You can also use eyelines as part of your composition, such as following a line in the background to create a triangle that focuses attention back on the subject. When there are multiple eyelines present, it can create a back-and-forth motion between subjects or encourage the viewer to observe the image for longer.

By anticipating your subject’s eyelines and being prepared, you can use eyeline photography to capture natural-looking photos with the visual weight in all the right places. 

eyeline photography

Perspective in Photo Composition

Perspective is one of the most important elements of photography composition. Every photo is shot from one perspective or another, so you’re using it without knowing it. 

But learning about perspective and using it in a more considered way with elevate your photography to new heights. You’ll be able to influence the viewers emotions and show them familiar subjects in a new light.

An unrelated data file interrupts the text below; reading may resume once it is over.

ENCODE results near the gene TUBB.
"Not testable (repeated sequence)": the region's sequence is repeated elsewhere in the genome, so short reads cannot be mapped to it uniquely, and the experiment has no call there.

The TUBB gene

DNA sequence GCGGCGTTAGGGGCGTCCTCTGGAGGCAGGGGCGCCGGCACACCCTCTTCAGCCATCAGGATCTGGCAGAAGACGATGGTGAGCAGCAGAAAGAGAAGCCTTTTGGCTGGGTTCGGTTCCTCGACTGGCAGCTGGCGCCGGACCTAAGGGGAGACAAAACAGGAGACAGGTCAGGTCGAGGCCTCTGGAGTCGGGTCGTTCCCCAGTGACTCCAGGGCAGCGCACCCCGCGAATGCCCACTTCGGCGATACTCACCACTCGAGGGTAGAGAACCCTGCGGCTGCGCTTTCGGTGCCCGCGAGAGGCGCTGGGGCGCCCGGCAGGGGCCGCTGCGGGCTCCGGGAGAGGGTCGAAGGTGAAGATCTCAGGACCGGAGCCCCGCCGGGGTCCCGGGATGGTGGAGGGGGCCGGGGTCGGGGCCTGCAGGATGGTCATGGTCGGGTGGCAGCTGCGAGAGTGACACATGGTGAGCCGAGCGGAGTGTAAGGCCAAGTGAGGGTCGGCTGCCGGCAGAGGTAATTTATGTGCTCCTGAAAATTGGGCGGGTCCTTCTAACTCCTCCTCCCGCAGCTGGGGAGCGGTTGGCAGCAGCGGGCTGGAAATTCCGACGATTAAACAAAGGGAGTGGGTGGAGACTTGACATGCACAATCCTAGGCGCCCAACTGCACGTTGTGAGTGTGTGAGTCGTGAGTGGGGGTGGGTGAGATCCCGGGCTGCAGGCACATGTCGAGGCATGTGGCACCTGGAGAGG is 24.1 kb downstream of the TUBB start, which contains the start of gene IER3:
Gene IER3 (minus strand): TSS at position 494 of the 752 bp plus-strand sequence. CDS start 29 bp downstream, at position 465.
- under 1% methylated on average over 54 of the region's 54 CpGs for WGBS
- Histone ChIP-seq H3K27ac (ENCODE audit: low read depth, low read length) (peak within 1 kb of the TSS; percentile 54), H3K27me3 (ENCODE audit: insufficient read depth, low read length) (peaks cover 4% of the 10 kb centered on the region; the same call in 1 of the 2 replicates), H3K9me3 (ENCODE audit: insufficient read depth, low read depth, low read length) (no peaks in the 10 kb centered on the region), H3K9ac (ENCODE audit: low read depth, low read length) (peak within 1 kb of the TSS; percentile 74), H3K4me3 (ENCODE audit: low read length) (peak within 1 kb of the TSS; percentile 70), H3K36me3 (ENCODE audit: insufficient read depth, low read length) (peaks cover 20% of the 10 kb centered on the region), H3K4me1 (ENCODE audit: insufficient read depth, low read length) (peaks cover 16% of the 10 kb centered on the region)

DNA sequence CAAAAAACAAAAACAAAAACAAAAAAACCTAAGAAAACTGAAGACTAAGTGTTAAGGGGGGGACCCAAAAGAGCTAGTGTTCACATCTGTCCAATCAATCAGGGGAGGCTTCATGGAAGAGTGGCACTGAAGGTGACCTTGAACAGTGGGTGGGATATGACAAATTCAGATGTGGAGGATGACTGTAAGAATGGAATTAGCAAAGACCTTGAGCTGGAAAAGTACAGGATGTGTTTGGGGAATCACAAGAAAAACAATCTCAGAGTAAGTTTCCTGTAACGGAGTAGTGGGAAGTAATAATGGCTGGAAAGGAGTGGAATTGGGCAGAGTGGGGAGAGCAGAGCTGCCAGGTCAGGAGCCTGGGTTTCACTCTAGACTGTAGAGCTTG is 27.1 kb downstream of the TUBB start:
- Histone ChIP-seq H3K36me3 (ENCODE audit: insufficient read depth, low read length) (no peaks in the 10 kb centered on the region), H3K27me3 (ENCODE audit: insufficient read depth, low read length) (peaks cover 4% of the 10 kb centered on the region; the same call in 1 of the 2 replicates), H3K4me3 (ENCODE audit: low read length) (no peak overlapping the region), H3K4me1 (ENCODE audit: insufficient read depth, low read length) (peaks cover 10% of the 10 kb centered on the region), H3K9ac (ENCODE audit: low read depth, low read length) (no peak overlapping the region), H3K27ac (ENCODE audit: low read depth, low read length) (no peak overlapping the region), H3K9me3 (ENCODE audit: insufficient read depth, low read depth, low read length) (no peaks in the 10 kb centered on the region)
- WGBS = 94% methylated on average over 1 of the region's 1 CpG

You might be familiar with bird’s eye view or worm’s eye view, but there are many more perspective techniques you can harness for more impactful compositions. 

Our full guide to perspective in photography is the best place to start if you want to master the subject. We do cover some aspects of perspective below, but that article has everything you need. 


High Angle Photos

High angle photos offer a unique perspective that can add interest and drama to your images. By shooting from above, you can capture familiar subjects in a new and exciting way.

Even if your photo includes a horizon, you can still create a compelling high angle shot by keeping the horizon at the top of the frame and ensuring the rest of the image is visually engaging.

The orientation of your high angle photo can also impact its overall feel. Portrait orientation can create a sense of height and instability, while landscape orientation provides a more balanced composition. Experiment with both to see which works best for your subject.